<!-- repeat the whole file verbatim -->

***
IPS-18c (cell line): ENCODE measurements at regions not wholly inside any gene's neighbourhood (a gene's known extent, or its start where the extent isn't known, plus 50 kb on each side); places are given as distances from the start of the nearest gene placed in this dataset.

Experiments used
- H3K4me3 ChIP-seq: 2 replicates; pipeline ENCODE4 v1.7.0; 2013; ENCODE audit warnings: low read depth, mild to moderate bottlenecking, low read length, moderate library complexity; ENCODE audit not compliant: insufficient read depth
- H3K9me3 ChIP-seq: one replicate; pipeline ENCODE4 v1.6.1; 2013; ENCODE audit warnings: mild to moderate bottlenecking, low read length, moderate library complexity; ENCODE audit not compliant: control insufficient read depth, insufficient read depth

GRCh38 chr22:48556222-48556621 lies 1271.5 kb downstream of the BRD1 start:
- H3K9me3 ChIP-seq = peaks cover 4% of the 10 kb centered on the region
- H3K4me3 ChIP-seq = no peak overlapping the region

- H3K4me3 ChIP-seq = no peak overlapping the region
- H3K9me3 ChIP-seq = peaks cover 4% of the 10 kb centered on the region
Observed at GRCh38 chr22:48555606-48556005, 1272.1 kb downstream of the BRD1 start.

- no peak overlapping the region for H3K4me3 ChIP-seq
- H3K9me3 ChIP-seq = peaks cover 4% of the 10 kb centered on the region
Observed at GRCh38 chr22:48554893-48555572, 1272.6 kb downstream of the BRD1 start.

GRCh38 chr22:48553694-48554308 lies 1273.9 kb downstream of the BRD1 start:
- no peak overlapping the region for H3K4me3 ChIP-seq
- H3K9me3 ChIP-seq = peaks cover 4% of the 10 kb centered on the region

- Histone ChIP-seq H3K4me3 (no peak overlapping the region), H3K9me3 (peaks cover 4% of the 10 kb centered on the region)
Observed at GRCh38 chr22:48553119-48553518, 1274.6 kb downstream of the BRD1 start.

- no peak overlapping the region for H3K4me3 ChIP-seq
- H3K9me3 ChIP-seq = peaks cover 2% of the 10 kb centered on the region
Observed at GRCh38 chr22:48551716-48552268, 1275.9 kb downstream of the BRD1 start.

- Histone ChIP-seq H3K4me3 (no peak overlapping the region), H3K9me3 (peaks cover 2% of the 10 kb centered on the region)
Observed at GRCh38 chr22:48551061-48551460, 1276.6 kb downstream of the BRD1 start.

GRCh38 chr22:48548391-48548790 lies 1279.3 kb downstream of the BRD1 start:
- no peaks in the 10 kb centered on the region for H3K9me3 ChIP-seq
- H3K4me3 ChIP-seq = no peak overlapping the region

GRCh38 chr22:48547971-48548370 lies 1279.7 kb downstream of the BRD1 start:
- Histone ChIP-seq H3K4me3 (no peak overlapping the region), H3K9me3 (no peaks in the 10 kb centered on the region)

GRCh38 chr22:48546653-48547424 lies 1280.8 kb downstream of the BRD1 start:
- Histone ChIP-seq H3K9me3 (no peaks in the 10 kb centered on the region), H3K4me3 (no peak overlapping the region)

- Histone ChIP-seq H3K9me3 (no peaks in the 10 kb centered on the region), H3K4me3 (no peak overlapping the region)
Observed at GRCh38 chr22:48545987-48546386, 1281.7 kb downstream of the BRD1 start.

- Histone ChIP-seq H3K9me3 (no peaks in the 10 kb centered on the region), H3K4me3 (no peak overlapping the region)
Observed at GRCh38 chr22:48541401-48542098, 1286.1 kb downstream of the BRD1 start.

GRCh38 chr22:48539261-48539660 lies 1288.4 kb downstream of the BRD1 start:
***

IPS-18c (cell line): ENCODE measurements at regions not wholly inside any gene's neighbourhood (a gene's known extent, or its start where the extent isn't known, plus 50 kb on each side); places are given as distances from the start of the nearest gene placed in this dataset.

Experiments used
- H3K4me3 ChIP-seq: 2 replicates; pipeline ENCODE4 v1.7.0; 2013; ENCODE audit warnings: low read depth, mild to moderate bottlenecking, low read length, moderate library complexity; ENCODE audit not compliant: insufficient read depth
- H3K9me3 ChIP-seq: one replicate; pipeline ENCODE4 v1.6.1; 2013; ENCODE audit warnings: mild to moderate bottlenecking, low read length, moderate library complexity; ENCODE audit not compliant: control insufficient read depth, insufficient read depth

GRCh38 chr22:48556222-48556621 lies 1271.5 kb downstream of the BRD1 start:
- H3K9me3 ChIP-seq = peaks cover 4% of the 10 kb centered on the region
- H3K4me3 ChIP-seq = no peak overlapping the region

- H3K4me3 ChIP-seq = no peak overlapping the region
- H3K9me3 ChIP-seq = peaks cover 4% of the 10 kb centered on the region
Observed at GRCh38 chr22:48555606-48556005, 1272.1 kb downstream of the BRD1 start.

- no peak overlapping the region for H3K4me3 ChIP-seq
- H3K9me3 ChIP-seq = peaks cover 4% of the 10 kb centered on the region
Observed at GRCh38 chr22:48554893-48555572, 1272.6 kb downstream of the BRD1 start.

GRCh38 chr22:48553694-48554308 lies 1273.9 kb downstream of the BRD1 start:
- no peak overlapping the region for H3K4me3 ChIP-seq
- H3K9me3 ChIP-seq = peaks cover 4% of the 10 kb centered on the region

- Histone ChIP-seq H3K4me3 (no peak overlapping the region), H3K9me3 (peaks cover 4% of the 10 kb centered on the region)
Observed at GRCh38 chr22:48553119-48553518, 1274.6 kb downstream of the BRD1 start.

- no peak overlapping the region for H3K4me3 ChIP-seq
- H3K9me3 ChIP-seq = peaks cover 2% of the 10 kb centered on the region
Observed at GRCh38 chr22:48551716-48552268, 1275.9 kb downstream of the BRD1 start.

- Histone ChIP-seq H3K4me3 (no peak overlapping the region), H3K9me3 (peaks cover 2% of the 10 kb centered on the region)
Observed at GRCh38 chr22:48551061-48551460, 1276.6 kb downstream of the BRD1 start.

GRCh38 chr22:48548391-48548790 lies 1279.3 kb downstream of the BRD1 start:
- no peaks in the 10 kb centered on the region for H3K9me3 ChIP-seq
- H3K4me3 ChIP-seq = no peak overlapping the region

GRCh38 chr22:48547971-48548370 lies 1279.7 kb downstream of the BRD1 start:
- Histone ChIP-seq H3K4me3 (no peak overlapping the region), H3K9me3 (no peaks in the 10 kb centered on the region)

GRCh38 chr22:48546653-48547424 lies 1280.8 kb downstream of the BRD1 start:
- Histone ChIP-seq H3K9me3 (no peaks in the 10 kb centered on the region), H3K4me3 (no peak overlapping the region)

- Histone ChIP-seq H3K9me3 (no peaks in the 10 kb centered on the region), H3K4me3 (no peak overlapping the region)
Observed at GRCh38 chr22:48545987-48546386, 1281.7 kb downstream of the BRD1 start.

- Histone ChIP-seq H3K9me3 (no peaks in the 10 kb centered on the region), H3K4me3 (no peak overlapping the region)
Observed at GRCh38 chr22:48541401-48542098, 1286.1 kb downstream of the BRD1 start.

GRCh38 chr22:48539261-48539660 lies 1288.4 kb downstream of the BRD1 start: